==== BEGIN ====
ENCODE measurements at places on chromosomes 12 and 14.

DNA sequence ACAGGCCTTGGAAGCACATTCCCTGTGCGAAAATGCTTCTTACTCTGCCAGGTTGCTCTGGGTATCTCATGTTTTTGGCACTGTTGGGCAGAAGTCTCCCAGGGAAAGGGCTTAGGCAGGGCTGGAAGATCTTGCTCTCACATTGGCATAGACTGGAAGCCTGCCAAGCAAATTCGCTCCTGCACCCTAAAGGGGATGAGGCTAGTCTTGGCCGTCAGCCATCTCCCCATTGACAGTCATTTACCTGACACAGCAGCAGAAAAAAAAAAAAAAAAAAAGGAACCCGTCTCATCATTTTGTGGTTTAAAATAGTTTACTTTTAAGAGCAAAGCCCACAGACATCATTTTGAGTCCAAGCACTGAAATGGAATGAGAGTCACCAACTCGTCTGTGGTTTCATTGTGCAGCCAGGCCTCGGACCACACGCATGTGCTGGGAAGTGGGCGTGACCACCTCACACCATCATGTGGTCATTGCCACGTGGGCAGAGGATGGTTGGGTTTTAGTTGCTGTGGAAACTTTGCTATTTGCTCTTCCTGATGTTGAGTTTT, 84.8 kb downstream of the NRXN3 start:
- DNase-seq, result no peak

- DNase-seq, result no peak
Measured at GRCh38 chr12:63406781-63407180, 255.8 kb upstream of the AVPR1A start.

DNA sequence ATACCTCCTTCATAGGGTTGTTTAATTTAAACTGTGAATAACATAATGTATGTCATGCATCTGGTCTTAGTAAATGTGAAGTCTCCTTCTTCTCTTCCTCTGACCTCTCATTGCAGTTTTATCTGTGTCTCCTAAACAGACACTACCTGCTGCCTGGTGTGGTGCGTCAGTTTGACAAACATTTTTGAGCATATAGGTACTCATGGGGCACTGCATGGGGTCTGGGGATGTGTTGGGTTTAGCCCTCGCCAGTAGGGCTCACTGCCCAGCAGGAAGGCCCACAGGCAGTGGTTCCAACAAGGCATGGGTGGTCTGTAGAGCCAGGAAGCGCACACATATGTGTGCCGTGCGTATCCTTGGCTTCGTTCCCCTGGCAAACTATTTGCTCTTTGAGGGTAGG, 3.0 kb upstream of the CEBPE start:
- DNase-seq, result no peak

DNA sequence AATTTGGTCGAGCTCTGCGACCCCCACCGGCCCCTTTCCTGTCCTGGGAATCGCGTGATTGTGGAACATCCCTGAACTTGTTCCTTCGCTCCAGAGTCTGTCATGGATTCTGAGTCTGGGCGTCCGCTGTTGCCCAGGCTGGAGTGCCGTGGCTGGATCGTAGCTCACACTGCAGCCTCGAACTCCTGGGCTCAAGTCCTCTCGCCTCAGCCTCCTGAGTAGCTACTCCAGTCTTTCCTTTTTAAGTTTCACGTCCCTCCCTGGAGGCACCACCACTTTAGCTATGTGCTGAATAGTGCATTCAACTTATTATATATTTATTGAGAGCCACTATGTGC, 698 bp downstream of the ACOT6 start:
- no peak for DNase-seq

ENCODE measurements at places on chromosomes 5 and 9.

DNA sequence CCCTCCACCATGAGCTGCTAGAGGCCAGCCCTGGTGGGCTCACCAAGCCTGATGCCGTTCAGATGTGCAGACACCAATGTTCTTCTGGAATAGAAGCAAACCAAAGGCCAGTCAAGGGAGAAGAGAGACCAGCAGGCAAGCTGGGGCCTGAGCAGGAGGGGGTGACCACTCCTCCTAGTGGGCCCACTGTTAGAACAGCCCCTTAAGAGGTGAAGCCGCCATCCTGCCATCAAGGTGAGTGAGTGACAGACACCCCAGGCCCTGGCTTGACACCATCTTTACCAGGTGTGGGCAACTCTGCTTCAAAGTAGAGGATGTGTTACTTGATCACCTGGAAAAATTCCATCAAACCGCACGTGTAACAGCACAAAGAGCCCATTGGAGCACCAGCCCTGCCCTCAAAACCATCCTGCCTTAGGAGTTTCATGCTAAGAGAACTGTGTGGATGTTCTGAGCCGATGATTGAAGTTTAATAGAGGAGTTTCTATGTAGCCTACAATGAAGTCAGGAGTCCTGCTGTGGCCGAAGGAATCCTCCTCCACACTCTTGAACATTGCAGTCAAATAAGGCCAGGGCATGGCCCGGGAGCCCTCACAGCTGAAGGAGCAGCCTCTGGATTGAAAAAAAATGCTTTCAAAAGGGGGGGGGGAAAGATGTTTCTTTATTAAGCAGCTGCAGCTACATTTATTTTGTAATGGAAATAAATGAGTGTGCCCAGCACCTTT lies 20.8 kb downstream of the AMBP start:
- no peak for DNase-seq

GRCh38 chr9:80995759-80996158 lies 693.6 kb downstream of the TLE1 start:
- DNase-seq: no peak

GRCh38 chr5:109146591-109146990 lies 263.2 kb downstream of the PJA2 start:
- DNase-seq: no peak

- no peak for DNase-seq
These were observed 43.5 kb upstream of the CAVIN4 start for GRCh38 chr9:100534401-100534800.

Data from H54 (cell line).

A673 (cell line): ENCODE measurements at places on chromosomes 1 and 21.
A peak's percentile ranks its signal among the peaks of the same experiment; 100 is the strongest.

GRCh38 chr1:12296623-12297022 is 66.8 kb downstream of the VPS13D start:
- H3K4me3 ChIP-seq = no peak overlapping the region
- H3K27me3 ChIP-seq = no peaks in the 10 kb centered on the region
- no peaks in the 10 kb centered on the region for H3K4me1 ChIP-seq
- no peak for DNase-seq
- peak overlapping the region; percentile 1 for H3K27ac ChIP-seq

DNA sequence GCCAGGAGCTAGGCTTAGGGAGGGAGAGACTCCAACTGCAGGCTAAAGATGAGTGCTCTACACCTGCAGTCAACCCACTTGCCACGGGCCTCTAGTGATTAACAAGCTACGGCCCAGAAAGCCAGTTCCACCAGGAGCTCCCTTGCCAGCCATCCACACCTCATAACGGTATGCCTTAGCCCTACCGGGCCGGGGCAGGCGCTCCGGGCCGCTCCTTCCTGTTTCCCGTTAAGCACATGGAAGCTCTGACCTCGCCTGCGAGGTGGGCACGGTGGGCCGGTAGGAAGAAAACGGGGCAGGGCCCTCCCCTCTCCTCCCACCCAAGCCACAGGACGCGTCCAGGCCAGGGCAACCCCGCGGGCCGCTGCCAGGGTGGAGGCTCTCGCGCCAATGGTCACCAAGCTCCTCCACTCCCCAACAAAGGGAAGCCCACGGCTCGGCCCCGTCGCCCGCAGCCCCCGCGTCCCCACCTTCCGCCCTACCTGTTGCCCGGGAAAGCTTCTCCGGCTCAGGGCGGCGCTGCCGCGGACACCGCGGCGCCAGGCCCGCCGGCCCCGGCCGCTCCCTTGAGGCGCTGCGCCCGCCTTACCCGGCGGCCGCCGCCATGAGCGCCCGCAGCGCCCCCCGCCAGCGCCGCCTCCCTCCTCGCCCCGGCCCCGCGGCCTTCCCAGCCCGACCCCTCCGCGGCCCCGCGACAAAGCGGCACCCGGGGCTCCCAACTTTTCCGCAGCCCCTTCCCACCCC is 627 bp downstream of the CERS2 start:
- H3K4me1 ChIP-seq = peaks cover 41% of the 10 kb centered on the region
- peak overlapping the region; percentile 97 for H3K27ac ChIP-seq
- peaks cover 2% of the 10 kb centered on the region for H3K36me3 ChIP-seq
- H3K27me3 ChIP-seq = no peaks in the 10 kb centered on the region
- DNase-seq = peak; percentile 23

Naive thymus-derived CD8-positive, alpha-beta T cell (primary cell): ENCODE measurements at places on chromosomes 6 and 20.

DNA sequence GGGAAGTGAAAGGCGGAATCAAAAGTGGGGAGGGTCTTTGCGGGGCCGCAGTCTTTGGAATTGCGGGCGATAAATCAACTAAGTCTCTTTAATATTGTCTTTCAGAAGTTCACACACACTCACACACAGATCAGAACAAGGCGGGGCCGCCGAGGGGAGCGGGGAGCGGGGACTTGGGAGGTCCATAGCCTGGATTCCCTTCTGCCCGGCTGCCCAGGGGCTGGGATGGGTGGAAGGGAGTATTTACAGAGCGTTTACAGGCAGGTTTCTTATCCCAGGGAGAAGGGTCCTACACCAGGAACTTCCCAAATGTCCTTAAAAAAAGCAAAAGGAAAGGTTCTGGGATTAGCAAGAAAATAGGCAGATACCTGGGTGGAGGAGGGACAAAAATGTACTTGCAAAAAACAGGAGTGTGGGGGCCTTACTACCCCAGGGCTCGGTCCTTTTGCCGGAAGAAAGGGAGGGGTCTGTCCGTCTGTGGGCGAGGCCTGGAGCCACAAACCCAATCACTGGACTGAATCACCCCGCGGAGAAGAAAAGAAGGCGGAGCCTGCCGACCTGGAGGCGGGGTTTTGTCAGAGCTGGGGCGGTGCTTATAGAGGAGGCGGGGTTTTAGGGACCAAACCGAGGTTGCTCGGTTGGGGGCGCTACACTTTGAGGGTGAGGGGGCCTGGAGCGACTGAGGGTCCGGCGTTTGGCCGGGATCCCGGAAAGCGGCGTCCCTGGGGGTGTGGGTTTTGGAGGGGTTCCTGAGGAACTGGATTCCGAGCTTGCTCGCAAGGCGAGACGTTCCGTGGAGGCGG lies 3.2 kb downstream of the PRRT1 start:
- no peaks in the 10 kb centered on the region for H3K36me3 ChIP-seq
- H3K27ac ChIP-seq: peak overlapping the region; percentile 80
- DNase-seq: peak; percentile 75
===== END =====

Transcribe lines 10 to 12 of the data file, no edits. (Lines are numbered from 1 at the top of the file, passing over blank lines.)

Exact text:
ENCODE measurements at places on chromosomes 5 and 9.

DNA sequence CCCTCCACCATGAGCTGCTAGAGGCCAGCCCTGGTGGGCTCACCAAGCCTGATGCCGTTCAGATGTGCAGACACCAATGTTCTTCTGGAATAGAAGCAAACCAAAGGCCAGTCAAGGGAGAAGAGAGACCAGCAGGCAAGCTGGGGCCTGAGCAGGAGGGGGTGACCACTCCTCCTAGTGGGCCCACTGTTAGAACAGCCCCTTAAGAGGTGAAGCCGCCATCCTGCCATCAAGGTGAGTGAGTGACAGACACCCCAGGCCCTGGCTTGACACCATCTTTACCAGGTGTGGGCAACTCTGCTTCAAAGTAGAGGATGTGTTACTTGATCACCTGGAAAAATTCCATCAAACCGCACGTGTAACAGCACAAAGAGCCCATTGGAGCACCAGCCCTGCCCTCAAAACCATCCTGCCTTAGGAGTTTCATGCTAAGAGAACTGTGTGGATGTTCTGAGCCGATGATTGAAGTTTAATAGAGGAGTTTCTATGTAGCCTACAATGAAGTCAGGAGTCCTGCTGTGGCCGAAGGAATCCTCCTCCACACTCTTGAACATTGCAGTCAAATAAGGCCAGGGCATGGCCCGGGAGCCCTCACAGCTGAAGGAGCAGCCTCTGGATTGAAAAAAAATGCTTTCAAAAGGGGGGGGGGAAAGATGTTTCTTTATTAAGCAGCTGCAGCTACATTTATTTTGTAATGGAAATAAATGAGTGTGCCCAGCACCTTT lies 20.8 kb downstream of the AMBP start:
- no peak for DNase-seq